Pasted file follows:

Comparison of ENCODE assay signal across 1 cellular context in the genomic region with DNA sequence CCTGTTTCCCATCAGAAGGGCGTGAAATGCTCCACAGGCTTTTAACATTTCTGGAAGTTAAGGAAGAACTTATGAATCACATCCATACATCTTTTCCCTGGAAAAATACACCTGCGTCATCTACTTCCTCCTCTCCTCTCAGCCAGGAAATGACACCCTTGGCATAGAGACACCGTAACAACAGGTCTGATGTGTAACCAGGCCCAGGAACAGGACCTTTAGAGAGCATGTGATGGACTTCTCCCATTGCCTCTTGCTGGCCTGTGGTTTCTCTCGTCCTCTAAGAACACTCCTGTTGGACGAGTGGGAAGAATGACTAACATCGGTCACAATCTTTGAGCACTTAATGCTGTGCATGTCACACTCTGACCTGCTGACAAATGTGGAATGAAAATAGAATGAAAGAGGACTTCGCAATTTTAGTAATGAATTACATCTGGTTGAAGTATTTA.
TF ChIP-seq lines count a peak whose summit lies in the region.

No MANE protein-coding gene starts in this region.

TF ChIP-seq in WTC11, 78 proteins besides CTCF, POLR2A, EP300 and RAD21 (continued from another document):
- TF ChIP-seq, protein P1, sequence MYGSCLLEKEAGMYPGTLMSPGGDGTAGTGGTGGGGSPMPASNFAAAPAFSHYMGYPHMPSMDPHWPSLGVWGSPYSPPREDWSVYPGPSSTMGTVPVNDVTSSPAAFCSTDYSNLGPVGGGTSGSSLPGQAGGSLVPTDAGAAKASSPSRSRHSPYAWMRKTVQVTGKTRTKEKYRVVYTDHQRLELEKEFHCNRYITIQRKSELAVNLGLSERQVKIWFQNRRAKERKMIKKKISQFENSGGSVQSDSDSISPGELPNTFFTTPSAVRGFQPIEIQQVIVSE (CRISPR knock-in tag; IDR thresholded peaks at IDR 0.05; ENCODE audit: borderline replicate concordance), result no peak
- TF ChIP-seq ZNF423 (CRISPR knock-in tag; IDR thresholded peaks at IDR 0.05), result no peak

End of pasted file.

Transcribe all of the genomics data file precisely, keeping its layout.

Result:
Comparison of ENCODE assay signal across 1 cellular context in the genomic region with DNA sequence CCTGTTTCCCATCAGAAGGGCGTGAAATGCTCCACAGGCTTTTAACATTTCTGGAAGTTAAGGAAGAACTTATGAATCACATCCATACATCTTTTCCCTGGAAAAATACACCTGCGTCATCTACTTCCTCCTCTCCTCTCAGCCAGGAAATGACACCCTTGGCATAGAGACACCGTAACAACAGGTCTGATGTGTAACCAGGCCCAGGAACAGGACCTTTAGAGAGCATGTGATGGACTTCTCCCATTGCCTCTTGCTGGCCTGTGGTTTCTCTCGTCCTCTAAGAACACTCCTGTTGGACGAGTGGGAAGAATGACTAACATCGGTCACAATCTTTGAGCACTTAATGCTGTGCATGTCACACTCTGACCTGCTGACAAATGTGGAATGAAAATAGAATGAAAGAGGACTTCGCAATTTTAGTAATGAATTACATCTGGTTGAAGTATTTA.
TF ChIP-seq lines count a peak whose summit lies in the region.

No MANE protein-coding gene starts in this region.

TF ChIP-seq in WTC11, 78 proteins besides CTCF, POLR2A, EP300 and RAD21 (continued from another document):
- TF ChIP-seq, protein P1, sequence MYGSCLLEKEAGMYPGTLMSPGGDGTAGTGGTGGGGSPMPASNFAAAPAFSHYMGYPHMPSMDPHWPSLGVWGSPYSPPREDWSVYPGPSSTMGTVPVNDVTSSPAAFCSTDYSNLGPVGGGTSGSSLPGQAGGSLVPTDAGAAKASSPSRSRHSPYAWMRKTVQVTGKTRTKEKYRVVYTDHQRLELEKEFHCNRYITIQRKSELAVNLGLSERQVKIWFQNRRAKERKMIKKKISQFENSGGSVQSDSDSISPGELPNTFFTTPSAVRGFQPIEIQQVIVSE (CRISPR knock-in tag; IDR thresholded peaks at IDR 0.05; ENCODE audit: borderline replicate concordance), result no peak
- TF ChIP-seq ZNF423 (CRISPR knock-in tag; IDR thresholded peaks at IDR 0.05), result no peak